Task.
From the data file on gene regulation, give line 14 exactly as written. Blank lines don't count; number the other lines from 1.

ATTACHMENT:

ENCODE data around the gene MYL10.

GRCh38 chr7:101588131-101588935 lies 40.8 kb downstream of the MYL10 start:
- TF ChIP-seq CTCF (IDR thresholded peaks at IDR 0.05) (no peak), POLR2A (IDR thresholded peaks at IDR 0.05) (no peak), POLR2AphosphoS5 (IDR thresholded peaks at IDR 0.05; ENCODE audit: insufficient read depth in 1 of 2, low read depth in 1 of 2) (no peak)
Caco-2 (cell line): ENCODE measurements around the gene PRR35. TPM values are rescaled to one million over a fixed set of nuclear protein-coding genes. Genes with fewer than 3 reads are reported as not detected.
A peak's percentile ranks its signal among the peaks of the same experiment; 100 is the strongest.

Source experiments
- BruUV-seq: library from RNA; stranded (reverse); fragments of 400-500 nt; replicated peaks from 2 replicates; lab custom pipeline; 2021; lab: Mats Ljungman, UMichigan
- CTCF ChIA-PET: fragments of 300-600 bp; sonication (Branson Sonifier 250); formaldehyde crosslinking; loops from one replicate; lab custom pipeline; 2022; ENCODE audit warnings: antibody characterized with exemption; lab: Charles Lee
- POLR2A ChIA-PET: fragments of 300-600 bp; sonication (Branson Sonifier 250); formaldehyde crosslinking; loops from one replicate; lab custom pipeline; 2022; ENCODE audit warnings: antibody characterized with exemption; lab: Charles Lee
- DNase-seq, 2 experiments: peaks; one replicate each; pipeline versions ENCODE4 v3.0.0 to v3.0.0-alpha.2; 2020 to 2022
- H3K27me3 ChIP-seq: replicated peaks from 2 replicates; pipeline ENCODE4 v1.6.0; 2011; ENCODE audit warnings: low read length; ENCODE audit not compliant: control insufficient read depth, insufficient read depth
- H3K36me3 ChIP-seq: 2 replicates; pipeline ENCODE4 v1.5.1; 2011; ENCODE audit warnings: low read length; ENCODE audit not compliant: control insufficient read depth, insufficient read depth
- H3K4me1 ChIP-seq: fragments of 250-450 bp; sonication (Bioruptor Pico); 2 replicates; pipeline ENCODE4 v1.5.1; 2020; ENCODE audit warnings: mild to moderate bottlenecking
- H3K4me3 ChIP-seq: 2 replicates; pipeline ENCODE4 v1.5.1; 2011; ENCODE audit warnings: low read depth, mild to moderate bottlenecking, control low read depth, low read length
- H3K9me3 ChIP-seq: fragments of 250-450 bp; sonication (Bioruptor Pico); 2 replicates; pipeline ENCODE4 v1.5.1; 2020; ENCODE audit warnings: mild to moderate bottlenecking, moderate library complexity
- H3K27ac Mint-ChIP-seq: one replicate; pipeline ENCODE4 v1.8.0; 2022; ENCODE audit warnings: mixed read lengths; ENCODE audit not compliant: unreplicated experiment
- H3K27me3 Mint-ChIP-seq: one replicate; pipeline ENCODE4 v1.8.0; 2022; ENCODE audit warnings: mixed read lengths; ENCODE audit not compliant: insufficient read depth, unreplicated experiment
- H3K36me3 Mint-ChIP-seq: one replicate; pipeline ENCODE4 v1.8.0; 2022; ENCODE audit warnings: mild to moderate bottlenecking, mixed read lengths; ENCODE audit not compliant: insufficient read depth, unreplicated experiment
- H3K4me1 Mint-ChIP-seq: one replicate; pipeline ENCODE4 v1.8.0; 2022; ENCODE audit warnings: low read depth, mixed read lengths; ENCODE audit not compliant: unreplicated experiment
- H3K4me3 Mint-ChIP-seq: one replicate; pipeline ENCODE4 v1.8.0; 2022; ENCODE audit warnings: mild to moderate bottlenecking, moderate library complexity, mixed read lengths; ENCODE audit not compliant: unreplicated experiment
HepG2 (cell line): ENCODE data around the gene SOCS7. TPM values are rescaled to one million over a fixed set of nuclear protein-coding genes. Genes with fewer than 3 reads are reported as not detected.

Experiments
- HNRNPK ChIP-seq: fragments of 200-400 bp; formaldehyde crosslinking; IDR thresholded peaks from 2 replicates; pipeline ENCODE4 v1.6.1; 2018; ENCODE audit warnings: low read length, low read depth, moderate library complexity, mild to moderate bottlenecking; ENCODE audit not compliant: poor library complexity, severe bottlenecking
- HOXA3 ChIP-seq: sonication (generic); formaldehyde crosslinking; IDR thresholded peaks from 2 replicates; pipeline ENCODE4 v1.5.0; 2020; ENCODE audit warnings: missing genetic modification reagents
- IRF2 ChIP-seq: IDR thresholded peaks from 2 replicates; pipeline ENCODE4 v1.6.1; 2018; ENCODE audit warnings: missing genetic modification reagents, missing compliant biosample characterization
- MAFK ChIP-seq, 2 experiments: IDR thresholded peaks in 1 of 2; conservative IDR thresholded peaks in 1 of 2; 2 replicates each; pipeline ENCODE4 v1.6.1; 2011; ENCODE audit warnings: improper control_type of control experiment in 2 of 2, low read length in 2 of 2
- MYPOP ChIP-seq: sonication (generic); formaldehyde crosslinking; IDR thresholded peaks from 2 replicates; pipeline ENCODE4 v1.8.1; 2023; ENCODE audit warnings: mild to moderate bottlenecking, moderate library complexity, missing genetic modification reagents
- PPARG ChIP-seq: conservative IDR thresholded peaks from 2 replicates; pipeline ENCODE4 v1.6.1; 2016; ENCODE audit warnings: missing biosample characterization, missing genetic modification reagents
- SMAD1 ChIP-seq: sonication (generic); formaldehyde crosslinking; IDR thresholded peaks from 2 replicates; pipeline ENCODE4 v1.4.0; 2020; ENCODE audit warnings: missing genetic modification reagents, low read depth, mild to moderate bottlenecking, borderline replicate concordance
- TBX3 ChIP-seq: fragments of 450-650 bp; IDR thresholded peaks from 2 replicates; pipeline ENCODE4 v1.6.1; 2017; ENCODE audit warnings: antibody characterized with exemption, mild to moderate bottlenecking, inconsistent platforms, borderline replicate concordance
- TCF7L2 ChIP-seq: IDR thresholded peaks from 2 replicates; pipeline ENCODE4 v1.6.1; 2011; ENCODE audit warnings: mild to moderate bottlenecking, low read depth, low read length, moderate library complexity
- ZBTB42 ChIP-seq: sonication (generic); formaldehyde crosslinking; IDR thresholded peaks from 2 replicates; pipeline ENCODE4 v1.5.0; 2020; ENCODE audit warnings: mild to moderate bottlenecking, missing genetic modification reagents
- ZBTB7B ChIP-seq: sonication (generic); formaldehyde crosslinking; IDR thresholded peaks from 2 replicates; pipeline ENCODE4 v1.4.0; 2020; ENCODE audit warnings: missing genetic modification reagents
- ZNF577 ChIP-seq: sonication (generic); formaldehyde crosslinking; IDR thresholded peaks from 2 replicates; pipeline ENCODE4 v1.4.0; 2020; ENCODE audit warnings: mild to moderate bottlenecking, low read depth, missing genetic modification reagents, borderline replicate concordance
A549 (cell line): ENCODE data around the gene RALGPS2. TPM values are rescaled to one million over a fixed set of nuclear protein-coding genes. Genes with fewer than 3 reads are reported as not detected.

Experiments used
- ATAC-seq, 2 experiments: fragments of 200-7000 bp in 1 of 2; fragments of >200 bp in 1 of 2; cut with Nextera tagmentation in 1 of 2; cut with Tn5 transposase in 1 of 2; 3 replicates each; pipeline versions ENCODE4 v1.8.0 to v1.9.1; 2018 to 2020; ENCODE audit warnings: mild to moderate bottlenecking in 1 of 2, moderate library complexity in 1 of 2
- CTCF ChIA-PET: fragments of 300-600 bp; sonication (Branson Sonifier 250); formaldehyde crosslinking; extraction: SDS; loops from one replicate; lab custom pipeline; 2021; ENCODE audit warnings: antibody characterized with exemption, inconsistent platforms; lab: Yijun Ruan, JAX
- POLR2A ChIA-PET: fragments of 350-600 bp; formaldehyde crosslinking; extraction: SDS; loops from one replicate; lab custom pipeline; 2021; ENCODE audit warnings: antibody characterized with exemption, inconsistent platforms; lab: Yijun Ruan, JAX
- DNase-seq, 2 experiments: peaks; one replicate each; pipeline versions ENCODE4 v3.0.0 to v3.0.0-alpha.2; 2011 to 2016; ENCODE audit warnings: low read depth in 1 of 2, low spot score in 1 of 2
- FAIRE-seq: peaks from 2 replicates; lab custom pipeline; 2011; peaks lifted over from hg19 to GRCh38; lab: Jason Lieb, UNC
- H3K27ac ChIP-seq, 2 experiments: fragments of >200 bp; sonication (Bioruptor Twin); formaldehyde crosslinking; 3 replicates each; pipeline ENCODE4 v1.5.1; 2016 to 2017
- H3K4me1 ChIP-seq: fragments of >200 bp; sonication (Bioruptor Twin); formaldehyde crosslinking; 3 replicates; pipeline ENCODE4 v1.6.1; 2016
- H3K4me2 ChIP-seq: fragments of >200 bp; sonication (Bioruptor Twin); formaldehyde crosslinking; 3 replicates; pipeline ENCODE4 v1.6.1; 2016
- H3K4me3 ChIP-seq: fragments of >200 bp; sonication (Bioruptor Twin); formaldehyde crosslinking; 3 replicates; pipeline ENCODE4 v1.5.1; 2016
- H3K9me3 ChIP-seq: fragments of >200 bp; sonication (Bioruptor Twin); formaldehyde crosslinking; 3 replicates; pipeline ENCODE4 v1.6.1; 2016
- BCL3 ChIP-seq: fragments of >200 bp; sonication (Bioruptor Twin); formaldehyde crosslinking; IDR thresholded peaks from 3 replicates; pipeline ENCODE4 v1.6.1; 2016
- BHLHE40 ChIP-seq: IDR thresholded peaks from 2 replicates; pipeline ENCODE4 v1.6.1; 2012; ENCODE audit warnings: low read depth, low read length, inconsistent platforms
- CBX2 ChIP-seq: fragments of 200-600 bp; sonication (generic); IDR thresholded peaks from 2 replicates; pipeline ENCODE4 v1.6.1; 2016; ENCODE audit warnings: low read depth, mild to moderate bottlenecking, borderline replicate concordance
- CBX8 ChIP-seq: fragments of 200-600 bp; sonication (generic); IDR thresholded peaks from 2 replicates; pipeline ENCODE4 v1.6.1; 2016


- H3K4me3 ChIP-seq: 2 replicates; pipeline ENCODE4 v1.5.1; 2011; ENCODE audit warnings: low read depth, mild to moderate bottlenecking, control low read depth, low read length